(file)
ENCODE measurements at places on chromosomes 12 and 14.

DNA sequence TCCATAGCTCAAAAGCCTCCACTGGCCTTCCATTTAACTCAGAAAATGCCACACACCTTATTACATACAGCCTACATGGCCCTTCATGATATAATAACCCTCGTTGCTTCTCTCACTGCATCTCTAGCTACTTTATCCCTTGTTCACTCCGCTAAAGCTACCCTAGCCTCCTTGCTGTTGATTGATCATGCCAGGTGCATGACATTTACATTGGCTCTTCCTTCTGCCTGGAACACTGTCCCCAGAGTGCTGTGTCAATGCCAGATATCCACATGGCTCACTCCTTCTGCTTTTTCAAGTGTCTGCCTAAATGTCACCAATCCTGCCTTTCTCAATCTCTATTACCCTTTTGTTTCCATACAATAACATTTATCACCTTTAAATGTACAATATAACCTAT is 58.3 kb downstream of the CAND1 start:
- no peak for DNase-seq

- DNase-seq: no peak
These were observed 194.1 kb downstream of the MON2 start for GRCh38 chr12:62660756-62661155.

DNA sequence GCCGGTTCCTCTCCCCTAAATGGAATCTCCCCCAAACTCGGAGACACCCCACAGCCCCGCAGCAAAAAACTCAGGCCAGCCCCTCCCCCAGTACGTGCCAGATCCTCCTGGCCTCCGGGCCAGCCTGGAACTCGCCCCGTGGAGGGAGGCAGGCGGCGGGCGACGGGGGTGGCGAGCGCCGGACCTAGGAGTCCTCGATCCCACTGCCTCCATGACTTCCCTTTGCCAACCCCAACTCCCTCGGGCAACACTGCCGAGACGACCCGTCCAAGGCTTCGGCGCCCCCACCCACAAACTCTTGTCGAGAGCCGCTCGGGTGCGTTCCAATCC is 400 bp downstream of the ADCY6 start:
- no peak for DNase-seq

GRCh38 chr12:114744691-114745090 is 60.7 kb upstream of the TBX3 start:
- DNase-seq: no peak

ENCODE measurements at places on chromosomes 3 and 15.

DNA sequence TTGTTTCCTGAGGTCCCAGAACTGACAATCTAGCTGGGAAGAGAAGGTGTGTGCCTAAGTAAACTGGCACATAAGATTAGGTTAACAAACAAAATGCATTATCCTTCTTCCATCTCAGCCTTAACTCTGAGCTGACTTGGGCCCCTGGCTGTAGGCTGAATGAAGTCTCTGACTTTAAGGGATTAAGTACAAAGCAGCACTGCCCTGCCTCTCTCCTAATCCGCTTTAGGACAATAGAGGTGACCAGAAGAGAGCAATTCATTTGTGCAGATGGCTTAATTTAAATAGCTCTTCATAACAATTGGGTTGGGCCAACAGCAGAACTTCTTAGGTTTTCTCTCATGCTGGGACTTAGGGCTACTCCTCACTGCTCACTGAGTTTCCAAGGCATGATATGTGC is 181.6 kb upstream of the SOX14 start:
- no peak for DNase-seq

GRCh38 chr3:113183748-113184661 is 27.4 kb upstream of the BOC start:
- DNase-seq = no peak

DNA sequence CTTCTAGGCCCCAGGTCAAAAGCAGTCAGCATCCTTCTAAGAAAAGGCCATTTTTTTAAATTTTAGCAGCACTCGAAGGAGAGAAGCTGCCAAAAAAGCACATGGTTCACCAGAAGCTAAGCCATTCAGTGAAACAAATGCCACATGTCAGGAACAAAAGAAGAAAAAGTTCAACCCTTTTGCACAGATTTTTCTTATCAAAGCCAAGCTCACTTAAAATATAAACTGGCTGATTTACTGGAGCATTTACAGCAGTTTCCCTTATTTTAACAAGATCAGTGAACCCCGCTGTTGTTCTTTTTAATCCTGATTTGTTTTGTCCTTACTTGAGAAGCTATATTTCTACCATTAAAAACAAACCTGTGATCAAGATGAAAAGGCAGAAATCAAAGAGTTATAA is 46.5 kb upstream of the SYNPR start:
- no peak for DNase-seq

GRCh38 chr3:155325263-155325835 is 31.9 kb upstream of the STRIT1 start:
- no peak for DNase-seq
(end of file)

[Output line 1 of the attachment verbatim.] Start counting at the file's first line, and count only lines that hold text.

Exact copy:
ENCODE measurements at places on chromosomes 12 and 14.